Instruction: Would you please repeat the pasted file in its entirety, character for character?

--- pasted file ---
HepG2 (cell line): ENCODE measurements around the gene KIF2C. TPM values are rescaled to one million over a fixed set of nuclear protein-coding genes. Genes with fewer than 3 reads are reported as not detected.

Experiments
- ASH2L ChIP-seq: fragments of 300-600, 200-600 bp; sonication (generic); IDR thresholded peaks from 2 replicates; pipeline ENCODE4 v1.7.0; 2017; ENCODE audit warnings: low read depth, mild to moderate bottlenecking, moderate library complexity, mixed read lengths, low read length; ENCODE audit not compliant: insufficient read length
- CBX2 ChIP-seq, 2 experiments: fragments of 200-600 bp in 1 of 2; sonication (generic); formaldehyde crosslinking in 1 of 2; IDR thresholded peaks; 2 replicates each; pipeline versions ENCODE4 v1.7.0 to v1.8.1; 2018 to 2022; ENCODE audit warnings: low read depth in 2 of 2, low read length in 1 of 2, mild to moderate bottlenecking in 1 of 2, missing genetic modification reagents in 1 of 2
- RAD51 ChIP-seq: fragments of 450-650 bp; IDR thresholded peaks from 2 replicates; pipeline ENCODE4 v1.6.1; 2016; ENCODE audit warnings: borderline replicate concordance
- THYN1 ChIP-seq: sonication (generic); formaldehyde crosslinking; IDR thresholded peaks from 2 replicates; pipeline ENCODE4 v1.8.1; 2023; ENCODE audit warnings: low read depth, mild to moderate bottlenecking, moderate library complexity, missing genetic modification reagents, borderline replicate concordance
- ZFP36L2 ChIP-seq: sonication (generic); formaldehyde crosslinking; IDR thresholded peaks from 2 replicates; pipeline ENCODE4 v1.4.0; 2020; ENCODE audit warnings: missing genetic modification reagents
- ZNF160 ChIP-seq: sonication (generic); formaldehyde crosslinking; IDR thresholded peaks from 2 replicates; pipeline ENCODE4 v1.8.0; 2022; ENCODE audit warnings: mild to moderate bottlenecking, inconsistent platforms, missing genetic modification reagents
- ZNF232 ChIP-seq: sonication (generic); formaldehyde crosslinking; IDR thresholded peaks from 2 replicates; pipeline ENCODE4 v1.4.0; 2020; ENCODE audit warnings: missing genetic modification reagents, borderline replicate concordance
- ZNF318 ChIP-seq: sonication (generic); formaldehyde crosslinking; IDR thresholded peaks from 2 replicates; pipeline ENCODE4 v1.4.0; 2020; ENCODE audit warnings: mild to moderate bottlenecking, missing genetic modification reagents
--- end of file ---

HepG2 (cell line): ENCODE measurements around the gene KIF2C. TPM values are rescaled to one million over a fixed set of nuclear protein-coding genes. Genes with fewer than 3 reads are reported as not detected.

Experiments
- ASH2L ChIP-seq: fragments of 300-600, 200-600 bp; sonication (generic); IDR thresholded peaks from 2 replicates; pipeline ENCODE4 v1.7.0; 2017; ENCODE audit warnings: low read depth, mild to moderate bottlenecking, moderate library complexity, mixed read lengths, low read length; ENCODE audit not compliant: insufficient read length
- CBX2 ChIP-seq, 2 experiments: fragments of 200-600 bp in 1 of 2; sonication (generic); formaldehyde crosslinking in 1 of 2; IDR thresholded peaks; 2 replicates each; pipeline versions ENCODE4 v1.7.0 to v1.8.1; 2018 to 2022; ENCODE audit warnings: low read depth in 2 of 2, low read length in 1 of 2, mild to moderate bottlenecking in 1 of 2, missing genetic modification reagents in 1 of 2
- RAD51 ChIP-seq: fragments of 450-650 bp; IDR thresholded peaks from 2 replicates; pipeline ENCODE4 v1.6.1; 2016; ENCODE audit warnings: borderline replicate concordance
- THYN1 ChIP-seq: sonication (generic); formaldehyde crosslinking; IDR thresholded peaks from 2 replicates; pipeline ENCODE4 v1.8.1; 2023; ENCODE audit warnings: low read depth, mild to moderate bottlenecking, moderate library complexity, missing genetic modification reagents, borderline replicate concordance
- ZFP36L2 ChIP-seq: sonication (generic); formaldehyde crosslinking; IDR thresholded peaks from 2 replicates; pipeline ENCODE4 v1.4.0; 2020; ENCODE audit warnings: missing genetic modification reagents
- ZNF160 ChIP-seq: sonication (generic); formaldehyde crosslinking; IDR thresholded peaks from 2 replicates; pipeline ENCODE4 v1.8.0; 2022; ENCODE audit warnings: mild to moderate bottlenecking, inconsistent platforms, missing genetic modification reagents
- ZNF232 ChIP-seq: sonication (generic); formaldehyde crosslinking; IDR thresholded peaks from 2 replicates; pipeline ENCODE4 v1.4.0; 2020; ENCODE audit warnings: missing genetic modification reagents, borderline replicate concordance
- ZNF318 ChIP-seq: sonication (generic); formaldehyde crosslinking; IDR thresholded peaks from 2 replicates; pipeline ENCODE4 v1.4.0; 2020; ENCODE audit warnings: mild to moderate bottlenecking, missing genetic modification reagents